Both bikes feel pretty much on par in terms of handling and ride quality. Although the front end of the Discover feels light it does not take away any points from its manoeuvrability in intense city traffic. Flicking it is extremely easy and the icing on the cake is that it feels planted even when it is leaned over. The suspension is well damped and is tuned for a plush ride without compromising on the thrills. A large part of its sorted dynamics and balance between ride and handling can be attributed to the gas-charged Nitrox mono shock rear suspension, a first in this class. It ensures a much better ride quality than the conventional two-spring suspension set-up as there is just one spring taking care of road undulations.
My only grouse is the rather bleak feel and feedback from the TVS tyres although they do provide sufficient traction even on wet roads. That said, the Ignitor also wears the same rubber and suffers from the same ailment. As far as handling is concerned, the Ignitor’s suspension is slightly on the stiff side, and while we at ZigWheels revelled in its corner carving virtues, it might be a cause for discomfort to an average Joe on rough city streets. While both bikes are evenly matched on this front, the Ignitor’s stiffly sprung suspension gets it a rating of 7 for handling, while the Discover earns 8 for its fine mix of comfort and sporty dynamics.
Which brings us to the perennial 'Kitna deti hai' quandary. Although the 125ST produces considerably more horsepower than its rivals, it proved to be extremely frugal during our efficiency tests returning 62kmpl the city and a brilliant 77kmpl on the highway, for an overall 66kmpl. However, that doesn’t really come as a surprise when one factors in the excellence of Bajaj Auto’s patented DTS-i technology that has proved its worth time and again since its debut in 2002 on the Pulsar.
Meanwhile, the engine of the Ignitor does not score high in terms of mileage. Although Hero MotoCorp has introduced the Advanced Tumble Flow Induction Technology (ATFT) on the new Ignitor for an efficient burning of fuel, it fails to reflect impressive results on the mileage front.The rather short-geared Ignitor saw 59kmpl in the city, while on the highway it stretched to 70kmpl. The Ignitor clearly falls behind in terms of mileage which is a major factor that influences buying decisions in this segment, it definitely gives the 125ST a considerable edge on this parameter. The Discover scores a hefty 9, while the Ignitor gets a decent 8.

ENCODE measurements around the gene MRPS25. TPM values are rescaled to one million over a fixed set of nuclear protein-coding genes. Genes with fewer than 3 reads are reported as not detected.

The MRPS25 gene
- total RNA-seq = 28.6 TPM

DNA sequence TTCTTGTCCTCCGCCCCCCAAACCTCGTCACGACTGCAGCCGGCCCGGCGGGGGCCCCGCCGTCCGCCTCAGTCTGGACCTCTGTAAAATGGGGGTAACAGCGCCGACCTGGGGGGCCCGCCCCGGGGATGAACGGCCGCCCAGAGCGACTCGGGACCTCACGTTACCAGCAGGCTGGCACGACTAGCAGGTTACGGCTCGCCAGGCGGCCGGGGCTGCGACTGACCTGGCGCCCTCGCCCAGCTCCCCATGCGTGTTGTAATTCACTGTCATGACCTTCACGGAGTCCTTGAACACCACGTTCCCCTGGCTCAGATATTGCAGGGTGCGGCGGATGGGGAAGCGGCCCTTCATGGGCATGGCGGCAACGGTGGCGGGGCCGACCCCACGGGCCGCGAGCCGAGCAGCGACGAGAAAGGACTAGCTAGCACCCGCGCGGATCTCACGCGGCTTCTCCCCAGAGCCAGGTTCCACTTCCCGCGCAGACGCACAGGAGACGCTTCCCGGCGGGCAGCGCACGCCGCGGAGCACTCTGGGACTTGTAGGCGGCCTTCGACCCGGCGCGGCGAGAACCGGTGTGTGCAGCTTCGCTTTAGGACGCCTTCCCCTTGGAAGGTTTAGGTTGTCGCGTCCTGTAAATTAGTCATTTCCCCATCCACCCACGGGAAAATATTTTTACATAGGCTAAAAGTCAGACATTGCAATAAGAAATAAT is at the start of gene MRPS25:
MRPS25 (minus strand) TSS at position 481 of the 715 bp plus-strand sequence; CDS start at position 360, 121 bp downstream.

Bang for the Buck
Since both bikes are pretty much neck and neck in the fight so far, it now narrows down to the value-for-money aspect. The Bajaj Discover features a 4-valve twin-spark engine that is extremely frugal yet powerful, a mono shock suspension that looks oh so beautiful under the seat, petal disc at the front, and those funky new alloys, all at a spot-on price of Rs 54,200, ex-showroom Delhi. The Hero Ignitor might appear equally enticing with its refined Honda powerplant, upmarket design and appeal, a digital console and the body coloured rear-view mirrors. But a price tag of Rs 57,900, ex-showroom Delhi means there is a significant difference of about Rs 3500 between the two motorcycles, enabling the Discover to comfortably clinch the top spot in the bang-for-your-buck fight with 9 out of 10 as opposed to the Ignitor’s 8.
The Last Word
While the previous generation Discover 125 had its piece of the pie in the 125cc segment, as did the Honda CBF Stunner, it has been dominated by the Honda Shine for long. That said, there are still a lot of unexplored waters in the class of 125s. Conscious of its potential, two-wheeler manufacturers like Bajaj Auto and Hero MotoCorp intend to capitalise on the constantly booming market of premium commuters. With respect to Bajaj's success with the Pulsar 200NS, we hoped that Bajaj would do the same with the new Discover 125ST. And after putting it through rigorous tests, the newest Discover has proved its mettle. The 125ST is a good amalgamation of a commuter with sporty appeal. With features like a petal disc, Nitrox mono shock suspension, and then some, it sure has a lot to offer. Considering the overall package the new Disco scores an average of 8.3.
Meanwhile, what Hero has done with the Ignitor is commendable too. It has made all the correct amendments to the already good looking CBF Stunner, to not just make it look better but also ensure that it continues to suit the needs of their customers. We give the bike a score of 7.9.
Although the Ignitor is on par with the Discover in most parameters, it costs Rs 3.5k more, which in this money conscious segment makes a considerable difference in the buying decision of the customer. On this count, our verdict is firmly in favour of the Discover 125ST.